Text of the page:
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Yes, on my PC the motherboard has 512K built in and a slot where an extra 128K can be added to make it up to 640K. Mine is one of the later models, the earlier ones had less built in memory and the add on memory modules were different.

This was my first computer. The place where I was working had a Sperry Univac 1100 mainframe, which meant that staff were able to purchase Sperry equipment at a price with a very good discount. While IBM were the most popular type of mainframe around, there were a few Sperry sites in SA. Some were Natal University, Natal Technikon, UCT, NBS (Natal Building Society) and KWV (a wine company in the Cape). Natal University had both a Sperry Univac and an IBM mainframe, the IBM was used for the the admin systems and the Univac for teaching and research. One interesting mainframe in Durban in the 1980s was the CDC Cyber at the racecourse. They required a powerful number cruncher to process the horse race results and the betting system.

My PC has a monochrome monitor. CGA and the Sperry Hi-Res were the other options. The high resolution monitor was Sperry specific, and was being produced by them before EGA became available and was higher resolution than EGA. And yes, the high resolution controller card took up two slots on the motherboard, while the monochrome and CGA used only one. A colour screen was beyond my budget when I bought mine.

Sperry was bought by Burroughs in the late 1980s and the merged company became Unisys

Thank you for all the information provided - was indeed very insightful and helpful.

As a matter of interest - after I acquired the PC in this thread, I managed to get hold of another Sperry model (just the case) from an e-Waste facility, but that one isn't posting.
I discovered that the internal modem (some very old Rockwell with some type of transformer attached to it) was causing a short and, as soon as I unplugged it, the motherboard booted up, but still wouldn't post.
As I recall, I then tested the motherboard with a the SuperSoft Landmark Diagnostic ROM and could see that one of the memory chips in bank 0 (which just happens to be soldered to the board) is faulty - this will require me to desolder the relevant one in order to allow the PC to boot.
However, what is interesting about this particular PC is that it has the external memory module plugged onto the motherboard, but it only adds up to around 512K of RAM (when I counted the memory chips' sizes).
I've attached a top down picture of the (working) PC in this thread - if you look closely, just above the barrel battery, you can see the 30-pin connector for the external memory module. Fortunately for me, on this working PC, it came with an external (after market) memory expansion card that brings it up to 640K RAM.

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Reply 14 of 16, by montfenn

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Your Sperry is nice and clean and in good condition. Not the case with mine, it has dust, rust and cobwebs. I cleaned out the cobwebs and some of the dust, but could not get it to work. The fan in the power supply starts up, it beeps but then makes no attempt to read the diskette drive to look for an O/S to load. The monitor won't turn on, so I can't see if there is any error message.

Mine is a model 3070-09. I have attached a picture of the added memory card.

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Sperry 128K Memory Add On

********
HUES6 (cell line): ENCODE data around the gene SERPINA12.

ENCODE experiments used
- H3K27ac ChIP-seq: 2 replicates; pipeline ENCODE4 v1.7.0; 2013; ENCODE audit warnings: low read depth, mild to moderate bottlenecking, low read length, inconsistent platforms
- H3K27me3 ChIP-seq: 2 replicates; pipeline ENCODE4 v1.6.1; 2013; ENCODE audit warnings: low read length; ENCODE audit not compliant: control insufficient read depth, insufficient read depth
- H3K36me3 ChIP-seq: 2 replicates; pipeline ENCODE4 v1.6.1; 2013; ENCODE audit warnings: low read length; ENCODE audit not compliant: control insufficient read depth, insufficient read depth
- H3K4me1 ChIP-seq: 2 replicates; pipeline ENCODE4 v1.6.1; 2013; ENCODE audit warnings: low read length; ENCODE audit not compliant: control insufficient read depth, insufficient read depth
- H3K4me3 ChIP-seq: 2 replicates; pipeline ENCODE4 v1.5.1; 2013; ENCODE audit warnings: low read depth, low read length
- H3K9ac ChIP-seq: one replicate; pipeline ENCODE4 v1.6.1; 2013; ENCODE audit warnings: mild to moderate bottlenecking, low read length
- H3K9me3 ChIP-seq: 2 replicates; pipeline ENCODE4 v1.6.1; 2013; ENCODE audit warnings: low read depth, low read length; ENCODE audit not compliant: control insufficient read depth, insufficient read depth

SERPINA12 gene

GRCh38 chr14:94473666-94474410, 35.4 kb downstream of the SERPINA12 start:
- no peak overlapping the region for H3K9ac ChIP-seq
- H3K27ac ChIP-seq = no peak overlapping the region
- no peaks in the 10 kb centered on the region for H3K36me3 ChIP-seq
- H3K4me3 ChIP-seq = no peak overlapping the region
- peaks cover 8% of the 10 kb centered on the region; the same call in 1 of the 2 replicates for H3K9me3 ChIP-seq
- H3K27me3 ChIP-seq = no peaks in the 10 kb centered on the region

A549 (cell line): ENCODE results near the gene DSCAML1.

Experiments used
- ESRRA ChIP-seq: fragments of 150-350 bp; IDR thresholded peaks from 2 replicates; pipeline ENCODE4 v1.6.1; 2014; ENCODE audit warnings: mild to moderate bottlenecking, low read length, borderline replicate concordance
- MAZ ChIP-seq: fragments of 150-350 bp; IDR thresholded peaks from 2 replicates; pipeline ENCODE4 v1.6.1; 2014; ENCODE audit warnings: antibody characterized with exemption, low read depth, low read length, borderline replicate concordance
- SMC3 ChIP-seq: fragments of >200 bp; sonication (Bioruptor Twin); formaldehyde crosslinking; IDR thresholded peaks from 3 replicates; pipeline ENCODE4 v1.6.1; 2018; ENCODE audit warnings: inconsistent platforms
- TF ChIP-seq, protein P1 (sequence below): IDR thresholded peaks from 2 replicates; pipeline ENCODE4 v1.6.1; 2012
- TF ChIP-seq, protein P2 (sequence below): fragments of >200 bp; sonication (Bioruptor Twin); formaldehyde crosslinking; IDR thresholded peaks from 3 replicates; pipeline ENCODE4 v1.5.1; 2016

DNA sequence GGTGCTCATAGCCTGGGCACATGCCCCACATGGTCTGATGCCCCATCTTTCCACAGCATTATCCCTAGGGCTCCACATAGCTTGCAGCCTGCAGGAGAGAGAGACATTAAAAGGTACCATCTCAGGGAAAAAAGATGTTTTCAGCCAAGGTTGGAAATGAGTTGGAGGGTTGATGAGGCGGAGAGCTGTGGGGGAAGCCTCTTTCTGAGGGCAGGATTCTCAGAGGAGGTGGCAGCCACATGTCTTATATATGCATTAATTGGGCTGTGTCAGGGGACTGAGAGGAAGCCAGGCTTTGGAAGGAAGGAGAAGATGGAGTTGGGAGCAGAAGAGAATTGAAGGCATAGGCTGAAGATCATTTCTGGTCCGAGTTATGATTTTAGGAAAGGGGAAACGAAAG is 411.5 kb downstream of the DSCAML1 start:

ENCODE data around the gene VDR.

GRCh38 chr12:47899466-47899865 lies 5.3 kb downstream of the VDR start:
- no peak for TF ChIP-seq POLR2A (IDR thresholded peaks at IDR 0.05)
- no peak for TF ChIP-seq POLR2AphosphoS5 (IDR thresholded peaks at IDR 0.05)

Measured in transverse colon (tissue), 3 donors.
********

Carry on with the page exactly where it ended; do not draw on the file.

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Reply 15 of 16, by jesolo

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montfenn wrote on 2020-07-20, 10:21:
Your Sperry is nice and clean and in good condition. Not the case with mine, it has dust, rust and cobwebs. I cleaned out the co […]
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Your Sperry is nice and clean and in good condition. Not the case with mine, it has dust, rust and cobwebs. I cleaned out the cobwebs and some of the dust, but could not get it to work. The fan in the power supply starts up, it beeps but then makes no attempt to read the diskette drive to look for an O/S to load. The monitor won't turn on, so I can't see if there is any error message.

Mine is a model 3070-09. I have attached a picture of the added memory card.

Label.jpg

MemBoard.jpg

I just checked now and my other (non-working) one is also model number 3070-09. Maybe I misread the memory total.
First try unplugging any additional expansion cards that are on the motherboard (except for the graphics card).
If that doesn't work, try the minimum diagnostic test (to see if you don't have a short somewhere on your PSU). As I recall, the connectors of the Sperry PSU are a bit small, but I did manage to get my multimeter in there to test the voltages of the PSU.

If you have access to an EEPROM burner and some spare EEPROM's, burn a copy of the SuperSoft/Landmark Diagnostic ROM - available here: http://www.minuszerodegrees.net/supersoft_lan … dmark%20ROM.htm
I've used it on a couple of occasions and it definitely helped me to narrow down the errors on my old XT boards. Sometimes, unfortunately, it's not as simple as replacing a faulty memory chip. You then need access to an oscilloscope poke and prod more, but I that's beyond my technical skills. Luckily, I have some friends that are.

Reply 16 of 16, by montfenn

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Thanks for your suggestions. I have a multimeter, but not much else. I found an ISA VGA card and put that in so that I could connect a working monitor to it. Still, nothing appears on the screen. I have put it back in the box it was in, maybe I will try again with it some other time.